In previous studies the arbitrary Lagrangian-Eulerian method [8] was utilised to couple the deformation of the swimmer’s body equations to the fluid flow equations, although this novel approach is limited in accurate simulation of the swimmer’s body formation. In this study, the motion of the swimmer and incompressible fluid flow will be modelled through the Smoothed Dissipative Particle Dynamics (SDPD) method, which is a discretised Lagrangian representation of Navier-Stokes equations with thermal fluctuations. Based on the swimmer deformation, we will encountered with large mesh deformation in our simulation, so we will need to apply a new approach to capture this phenomena.


[1]Nelson, Bradley J., Ioannis K. Kaliakatsos, and Jake J. Abbott. “Microrobots for minimally invasive medicine.” Annual review of biomedical engineering 12 (2010): 55–85.

[2] Espanol, Pep, and Mariano Revenga. “Smoothed dissipative particle dynamics.” Physical Review E 67, no. 2 (2003): 026705.

[3] Engels, Thomas, Dmitry Kolomenskiy, Kai Schneider, and Jörn Sesterhenn. “Numerical simulation of vortex-induced drag of elastic swimmer models.” Theoretical and Applied Mechanics Letters 7, no. 5 (2017): 280–285.

[4] Stricker, Laura. “Numerical simulation of artificial microswimmers driven by Marangoni flow.” Journal of Computational Physics 347 (2017): 467-489.

[5]Volpe, Giorgio, Sylvain Gigan, and Giovanni Volpe. “Simulation of the active Brownian motion of a microswimmer.” American Journal of Physics 82, no. 7 (2014): 659–664.

[6] Teran, Joseph, Lisa Fauci, and Michael Shelley. “Viscoelastic fluid response can increase the speed and efficiency of a free swimmer.” Physical review letters 104, no. 3 (2010): 038101.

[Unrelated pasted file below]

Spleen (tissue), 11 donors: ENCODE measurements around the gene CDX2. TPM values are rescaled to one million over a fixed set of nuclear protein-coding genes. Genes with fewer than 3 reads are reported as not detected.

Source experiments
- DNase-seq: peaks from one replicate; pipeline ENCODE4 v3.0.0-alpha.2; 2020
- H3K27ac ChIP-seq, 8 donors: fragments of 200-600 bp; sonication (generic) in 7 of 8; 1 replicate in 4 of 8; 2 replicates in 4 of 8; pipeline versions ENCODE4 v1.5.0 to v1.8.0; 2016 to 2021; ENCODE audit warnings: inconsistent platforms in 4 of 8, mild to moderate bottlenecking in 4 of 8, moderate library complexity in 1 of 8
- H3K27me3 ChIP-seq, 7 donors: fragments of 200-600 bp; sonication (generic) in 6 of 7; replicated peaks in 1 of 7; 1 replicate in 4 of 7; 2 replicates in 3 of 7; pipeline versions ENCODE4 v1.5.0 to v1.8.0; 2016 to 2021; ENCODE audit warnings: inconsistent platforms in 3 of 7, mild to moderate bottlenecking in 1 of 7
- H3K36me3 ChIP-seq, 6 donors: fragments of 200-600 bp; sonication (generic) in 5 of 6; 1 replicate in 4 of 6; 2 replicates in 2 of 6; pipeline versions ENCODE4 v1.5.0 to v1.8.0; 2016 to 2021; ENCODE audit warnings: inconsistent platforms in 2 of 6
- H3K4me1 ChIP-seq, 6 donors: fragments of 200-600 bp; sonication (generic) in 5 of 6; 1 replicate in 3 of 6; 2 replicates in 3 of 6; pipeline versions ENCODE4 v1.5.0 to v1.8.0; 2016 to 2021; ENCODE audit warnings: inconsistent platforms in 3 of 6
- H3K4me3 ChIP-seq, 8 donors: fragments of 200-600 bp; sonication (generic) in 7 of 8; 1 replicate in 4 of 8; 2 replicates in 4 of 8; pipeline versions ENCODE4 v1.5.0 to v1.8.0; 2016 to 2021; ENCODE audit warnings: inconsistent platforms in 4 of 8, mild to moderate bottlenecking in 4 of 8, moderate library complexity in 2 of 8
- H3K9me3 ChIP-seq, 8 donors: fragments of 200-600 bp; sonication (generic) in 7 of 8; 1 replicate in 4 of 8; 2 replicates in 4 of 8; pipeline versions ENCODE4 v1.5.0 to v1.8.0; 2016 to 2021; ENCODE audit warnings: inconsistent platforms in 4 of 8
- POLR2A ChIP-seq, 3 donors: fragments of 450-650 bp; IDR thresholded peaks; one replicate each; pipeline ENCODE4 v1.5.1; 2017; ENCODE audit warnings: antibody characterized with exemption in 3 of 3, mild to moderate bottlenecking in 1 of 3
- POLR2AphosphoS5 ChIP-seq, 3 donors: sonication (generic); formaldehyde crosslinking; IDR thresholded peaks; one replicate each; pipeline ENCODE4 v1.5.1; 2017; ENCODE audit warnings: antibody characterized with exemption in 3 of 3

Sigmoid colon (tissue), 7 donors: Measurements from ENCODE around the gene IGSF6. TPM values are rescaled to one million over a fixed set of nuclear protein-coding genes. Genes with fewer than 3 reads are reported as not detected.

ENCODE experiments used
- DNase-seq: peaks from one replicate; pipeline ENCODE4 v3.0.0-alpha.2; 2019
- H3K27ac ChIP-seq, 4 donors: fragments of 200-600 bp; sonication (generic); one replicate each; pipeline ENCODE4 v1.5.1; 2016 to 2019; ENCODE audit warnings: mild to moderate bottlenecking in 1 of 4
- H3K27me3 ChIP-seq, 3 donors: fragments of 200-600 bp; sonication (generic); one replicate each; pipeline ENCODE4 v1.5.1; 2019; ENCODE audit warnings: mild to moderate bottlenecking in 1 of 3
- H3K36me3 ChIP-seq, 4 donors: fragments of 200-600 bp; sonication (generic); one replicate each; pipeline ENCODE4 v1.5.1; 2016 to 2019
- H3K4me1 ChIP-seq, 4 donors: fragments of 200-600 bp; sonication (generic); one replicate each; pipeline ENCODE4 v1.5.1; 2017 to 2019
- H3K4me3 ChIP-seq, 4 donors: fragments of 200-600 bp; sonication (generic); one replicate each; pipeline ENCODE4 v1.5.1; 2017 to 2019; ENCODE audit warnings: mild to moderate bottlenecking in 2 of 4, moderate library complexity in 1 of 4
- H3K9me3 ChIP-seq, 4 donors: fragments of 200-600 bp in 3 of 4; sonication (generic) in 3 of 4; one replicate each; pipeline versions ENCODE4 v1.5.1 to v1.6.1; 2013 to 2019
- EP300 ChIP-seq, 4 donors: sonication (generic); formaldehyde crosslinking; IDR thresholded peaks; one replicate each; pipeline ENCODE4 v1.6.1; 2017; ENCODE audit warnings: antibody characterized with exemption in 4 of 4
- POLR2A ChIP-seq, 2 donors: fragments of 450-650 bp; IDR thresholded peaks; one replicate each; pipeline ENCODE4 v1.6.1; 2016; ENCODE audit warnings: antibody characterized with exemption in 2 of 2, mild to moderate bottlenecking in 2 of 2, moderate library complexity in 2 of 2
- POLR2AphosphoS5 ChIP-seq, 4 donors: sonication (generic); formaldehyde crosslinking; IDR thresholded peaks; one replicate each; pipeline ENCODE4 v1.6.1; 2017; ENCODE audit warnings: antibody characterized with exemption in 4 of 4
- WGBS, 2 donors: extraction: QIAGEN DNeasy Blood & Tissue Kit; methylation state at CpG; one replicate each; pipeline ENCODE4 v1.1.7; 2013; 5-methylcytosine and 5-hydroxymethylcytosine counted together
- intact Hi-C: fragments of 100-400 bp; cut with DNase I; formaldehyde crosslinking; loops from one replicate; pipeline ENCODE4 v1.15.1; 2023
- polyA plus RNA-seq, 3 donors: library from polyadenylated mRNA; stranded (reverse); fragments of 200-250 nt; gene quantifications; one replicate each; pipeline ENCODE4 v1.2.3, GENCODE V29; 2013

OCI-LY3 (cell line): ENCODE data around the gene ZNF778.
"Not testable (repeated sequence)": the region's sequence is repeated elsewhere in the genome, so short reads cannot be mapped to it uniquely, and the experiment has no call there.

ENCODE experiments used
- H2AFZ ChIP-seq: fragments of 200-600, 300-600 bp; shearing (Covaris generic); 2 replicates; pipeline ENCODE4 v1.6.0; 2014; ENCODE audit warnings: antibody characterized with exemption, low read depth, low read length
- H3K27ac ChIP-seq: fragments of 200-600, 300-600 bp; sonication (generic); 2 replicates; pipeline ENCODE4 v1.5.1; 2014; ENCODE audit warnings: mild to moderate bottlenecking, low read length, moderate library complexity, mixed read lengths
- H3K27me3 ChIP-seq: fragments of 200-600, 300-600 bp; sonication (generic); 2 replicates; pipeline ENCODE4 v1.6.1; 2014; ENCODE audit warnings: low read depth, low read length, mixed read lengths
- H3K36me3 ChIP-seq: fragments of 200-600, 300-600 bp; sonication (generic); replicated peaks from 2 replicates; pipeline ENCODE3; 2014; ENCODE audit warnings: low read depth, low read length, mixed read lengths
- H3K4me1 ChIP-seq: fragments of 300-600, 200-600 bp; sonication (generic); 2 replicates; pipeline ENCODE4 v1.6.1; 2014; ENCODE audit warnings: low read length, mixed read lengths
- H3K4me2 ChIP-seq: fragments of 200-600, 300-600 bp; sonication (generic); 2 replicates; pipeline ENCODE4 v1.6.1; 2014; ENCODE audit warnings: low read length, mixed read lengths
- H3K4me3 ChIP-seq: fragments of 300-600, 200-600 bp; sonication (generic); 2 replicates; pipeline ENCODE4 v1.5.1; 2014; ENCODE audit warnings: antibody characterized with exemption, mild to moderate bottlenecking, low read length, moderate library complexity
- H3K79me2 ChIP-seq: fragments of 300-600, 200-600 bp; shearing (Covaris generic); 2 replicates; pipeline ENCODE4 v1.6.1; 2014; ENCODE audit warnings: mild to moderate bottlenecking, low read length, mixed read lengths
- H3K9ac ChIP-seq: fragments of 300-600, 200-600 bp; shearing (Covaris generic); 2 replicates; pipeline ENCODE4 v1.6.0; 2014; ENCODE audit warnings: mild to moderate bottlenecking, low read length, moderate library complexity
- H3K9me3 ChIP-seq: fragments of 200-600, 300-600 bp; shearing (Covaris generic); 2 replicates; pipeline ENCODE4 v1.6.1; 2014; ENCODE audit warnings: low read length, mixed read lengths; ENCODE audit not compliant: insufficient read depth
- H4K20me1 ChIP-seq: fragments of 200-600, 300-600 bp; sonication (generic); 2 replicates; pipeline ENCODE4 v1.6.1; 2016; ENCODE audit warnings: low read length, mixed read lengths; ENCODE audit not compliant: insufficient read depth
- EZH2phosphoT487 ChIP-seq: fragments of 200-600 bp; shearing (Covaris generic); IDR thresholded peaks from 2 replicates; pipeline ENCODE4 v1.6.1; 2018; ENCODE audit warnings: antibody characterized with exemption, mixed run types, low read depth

[7] Qin, A. Kai, Vicky Ling Huang, and Ponnuthurai N. Suganthan. “Differential evolution algorithm with strategy adaptation for global numerical optimization.” IEEE transactions on Evolutionary Computation 13, no. 2 (2008): 398–417.

[8] Basting, Steffen, Annalisa Quaini, Sun?ica ?ani?, and Roland Glowinski. “Extended ALE method for fluid–structure interaction problems with large structural displacements.” Journal of Computational Physics 331 (2017): 312–336.

Related articles on methodologies

[1] Elnaz Hajizadeh, Shi Yu, Shihu Wang, and Ronald G. Larson, “A novel hybrid population balance—Brownian dynamics method for simulating the dynamics of polymer-bridged colloidal latex particle suspensions”, J. Rheol. 62, 235–247 (2018).

[2] Elnaz Hajizadeh, Billy Todd, Peter Daivis, Journal of Rheology, 58, 281–305 (2014)

[3] Elnaz Hajizadeh, Billy Todd, Peter Daivis, J. Chem. Phys, 142, 174911 (2015)

[4] Elnaz Hajizadeh, Billy Todd, Peter Daivis, J. Chem. Phys, 141, 194905 (2014)

[5] Guorui Zhu, Hossein Rezvantalab, Elnaz Hajizadeh, Xiaoyi Wang, Ronald G Larson, Journal of Rheology, 60, 327–343 (2016)

[6] Elnaz Hajizadeh, Ronald G Larson, Soft Matter, 13, 5942–5949 (2017)